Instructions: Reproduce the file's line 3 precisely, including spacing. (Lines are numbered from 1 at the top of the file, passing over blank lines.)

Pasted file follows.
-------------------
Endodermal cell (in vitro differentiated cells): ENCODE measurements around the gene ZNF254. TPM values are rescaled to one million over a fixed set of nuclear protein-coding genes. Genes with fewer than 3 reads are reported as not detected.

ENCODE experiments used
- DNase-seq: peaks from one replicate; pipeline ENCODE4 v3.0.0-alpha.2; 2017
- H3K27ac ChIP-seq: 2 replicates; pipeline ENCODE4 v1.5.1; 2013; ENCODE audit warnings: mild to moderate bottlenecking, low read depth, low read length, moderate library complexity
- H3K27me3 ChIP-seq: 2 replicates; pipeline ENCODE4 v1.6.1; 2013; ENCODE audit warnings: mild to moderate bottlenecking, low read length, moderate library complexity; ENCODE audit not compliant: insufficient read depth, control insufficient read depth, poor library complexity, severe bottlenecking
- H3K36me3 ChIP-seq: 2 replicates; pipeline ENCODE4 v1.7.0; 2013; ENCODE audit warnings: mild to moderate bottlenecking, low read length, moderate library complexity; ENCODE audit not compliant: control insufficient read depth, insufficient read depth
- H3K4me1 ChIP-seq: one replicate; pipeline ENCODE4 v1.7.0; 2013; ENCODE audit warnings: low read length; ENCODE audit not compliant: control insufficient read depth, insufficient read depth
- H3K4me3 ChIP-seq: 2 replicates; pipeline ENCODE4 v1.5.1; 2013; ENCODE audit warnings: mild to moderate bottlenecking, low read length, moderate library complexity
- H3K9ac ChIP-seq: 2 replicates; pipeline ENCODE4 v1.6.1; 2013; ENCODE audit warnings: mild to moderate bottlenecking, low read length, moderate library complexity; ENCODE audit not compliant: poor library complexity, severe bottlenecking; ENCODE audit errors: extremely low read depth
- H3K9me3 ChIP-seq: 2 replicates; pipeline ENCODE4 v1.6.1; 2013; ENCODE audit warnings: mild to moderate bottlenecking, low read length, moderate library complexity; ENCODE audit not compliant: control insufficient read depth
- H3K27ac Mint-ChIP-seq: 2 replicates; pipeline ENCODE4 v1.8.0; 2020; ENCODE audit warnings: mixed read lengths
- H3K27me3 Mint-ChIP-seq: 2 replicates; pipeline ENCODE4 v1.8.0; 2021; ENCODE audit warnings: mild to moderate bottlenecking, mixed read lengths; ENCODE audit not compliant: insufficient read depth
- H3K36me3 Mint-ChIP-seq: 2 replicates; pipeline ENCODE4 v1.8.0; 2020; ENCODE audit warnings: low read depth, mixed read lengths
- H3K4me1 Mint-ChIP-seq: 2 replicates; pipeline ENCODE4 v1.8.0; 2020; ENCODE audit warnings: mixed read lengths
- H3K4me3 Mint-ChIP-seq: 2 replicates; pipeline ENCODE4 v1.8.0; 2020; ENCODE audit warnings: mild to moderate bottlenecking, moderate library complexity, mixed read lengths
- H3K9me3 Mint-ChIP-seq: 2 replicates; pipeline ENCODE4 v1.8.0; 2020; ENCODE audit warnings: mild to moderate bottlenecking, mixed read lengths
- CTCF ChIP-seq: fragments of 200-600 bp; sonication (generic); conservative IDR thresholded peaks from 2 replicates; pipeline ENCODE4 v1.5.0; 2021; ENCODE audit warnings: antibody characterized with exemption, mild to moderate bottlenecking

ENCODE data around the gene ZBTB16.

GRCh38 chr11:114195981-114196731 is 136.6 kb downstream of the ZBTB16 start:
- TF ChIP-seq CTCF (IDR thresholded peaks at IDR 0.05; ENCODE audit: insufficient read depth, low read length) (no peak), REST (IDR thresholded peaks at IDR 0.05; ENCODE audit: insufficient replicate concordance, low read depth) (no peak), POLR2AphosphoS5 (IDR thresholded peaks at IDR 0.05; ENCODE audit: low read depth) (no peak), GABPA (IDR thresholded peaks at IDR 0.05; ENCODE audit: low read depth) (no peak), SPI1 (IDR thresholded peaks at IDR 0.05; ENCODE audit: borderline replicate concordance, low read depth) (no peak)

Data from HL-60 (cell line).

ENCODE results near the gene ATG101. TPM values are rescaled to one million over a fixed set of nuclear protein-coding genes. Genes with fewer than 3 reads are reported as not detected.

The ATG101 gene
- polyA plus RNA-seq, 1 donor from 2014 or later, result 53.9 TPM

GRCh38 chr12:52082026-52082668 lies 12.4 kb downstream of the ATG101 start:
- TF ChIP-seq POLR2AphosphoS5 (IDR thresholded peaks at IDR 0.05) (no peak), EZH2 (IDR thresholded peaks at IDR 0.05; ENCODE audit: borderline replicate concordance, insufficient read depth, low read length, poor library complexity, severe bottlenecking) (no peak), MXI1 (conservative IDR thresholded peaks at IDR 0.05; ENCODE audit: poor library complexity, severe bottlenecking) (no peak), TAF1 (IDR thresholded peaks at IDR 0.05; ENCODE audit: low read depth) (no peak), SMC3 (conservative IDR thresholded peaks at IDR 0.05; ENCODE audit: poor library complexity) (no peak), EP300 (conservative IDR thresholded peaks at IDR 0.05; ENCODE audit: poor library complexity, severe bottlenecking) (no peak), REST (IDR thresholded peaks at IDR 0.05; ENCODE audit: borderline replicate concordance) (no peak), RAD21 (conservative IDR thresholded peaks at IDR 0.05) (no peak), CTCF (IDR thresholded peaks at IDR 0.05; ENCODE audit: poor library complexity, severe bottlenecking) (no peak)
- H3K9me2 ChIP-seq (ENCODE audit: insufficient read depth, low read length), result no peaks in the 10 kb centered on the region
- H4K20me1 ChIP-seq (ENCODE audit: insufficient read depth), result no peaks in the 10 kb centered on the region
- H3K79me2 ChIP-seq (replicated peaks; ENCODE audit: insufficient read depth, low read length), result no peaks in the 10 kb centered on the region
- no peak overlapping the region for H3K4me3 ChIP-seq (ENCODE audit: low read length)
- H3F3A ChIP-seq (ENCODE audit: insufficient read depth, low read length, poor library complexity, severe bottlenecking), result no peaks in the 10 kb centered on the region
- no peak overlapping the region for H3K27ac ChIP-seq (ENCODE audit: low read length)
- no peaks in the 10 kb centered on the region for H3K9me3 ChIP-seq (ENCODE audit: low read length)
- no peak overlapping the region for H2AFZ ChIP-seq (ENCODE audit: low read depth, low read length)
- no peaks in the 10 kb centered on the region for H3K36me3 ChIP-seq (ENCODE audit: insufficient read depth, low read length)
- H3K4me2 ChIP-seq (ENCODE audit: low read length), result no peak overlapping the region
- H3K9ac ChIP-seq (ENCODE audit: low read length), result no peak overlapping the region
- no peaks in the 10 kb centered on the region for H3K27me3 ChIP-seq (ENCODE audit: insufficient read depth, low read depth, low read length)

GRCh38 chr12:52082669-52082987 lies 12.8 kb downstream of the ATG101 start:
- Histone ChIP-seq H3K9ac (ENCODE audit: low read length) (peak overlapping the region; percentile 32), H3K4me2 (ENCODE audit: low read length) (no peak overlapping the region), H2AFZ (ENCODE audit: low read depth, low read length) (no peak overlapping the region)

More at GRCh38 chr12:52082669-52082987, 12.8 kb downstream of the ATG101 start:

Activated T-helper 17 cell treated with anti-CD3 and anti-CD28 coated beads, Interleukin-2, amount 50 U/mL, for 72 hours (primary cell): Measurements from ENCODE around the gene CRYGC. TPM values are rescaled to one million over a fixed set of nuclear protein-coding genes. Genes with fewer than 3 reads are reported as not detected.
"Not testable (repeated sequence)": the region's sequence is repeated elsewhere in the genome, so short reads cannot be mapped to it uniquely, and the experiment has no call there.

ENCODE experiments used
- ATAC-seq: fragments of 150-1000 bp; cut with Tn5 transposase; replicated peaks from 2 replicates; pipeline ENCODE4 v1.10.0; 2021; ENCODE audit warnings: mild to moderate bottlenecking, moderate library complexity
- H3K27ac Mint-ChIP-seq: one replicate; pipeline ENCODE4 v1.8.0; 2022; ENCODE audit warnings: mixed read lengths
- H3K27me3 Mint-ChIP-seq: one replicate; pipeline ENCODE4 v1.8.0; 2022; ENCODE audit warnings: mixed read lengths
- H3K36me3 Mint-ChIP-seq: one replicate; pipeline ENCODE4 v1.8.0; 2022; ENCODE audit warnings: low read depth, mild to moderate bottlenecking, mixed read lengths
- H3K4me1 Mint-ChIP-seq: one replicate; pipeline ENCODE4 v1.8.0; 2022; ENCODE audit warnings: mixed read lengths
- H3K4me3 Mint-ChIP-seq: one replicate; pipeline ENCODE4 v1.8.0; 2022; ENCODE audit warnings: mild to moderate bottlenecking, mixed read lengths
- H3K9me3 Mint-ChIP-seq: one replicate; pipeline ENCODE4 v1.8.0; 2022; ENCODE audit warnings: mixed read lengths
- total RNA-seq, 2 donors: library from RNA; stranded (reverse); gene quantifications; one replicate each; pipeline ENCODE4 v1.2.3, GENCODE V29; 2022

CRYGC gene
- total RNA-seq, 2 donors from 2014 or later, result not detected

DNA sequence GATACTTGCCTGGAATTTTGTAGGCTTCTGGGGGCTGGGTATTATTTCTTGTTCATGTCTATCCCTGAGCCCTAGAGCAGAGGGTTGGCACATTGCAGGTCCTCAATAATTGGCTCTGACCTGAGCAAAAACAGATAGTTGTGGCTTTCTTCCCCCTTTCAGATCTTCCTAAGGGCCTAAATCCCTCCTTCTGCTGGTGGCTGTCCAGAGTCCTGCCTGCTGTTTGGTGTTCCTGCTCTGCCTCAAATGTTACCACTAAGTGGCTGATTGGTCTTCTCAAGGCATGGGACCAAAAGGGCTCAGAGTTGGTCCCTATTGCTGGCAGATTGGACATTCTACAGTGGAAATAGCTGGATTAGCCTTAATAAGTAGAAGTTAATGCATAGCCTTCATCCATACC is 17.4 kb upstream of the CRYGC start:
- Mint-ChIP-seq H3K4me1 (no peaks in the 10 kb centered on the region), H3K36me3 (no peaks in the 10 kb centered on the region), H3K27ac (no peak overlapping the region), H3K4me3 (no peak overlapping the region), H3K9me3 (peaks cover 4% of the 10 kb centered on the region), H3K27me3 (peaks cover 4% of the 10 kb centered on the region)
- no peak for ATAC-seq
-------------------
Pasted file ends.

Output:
- DNase-seq: peaks from one replicate; pipeline ENCODE4 v3.0.0-alpha.2; 2017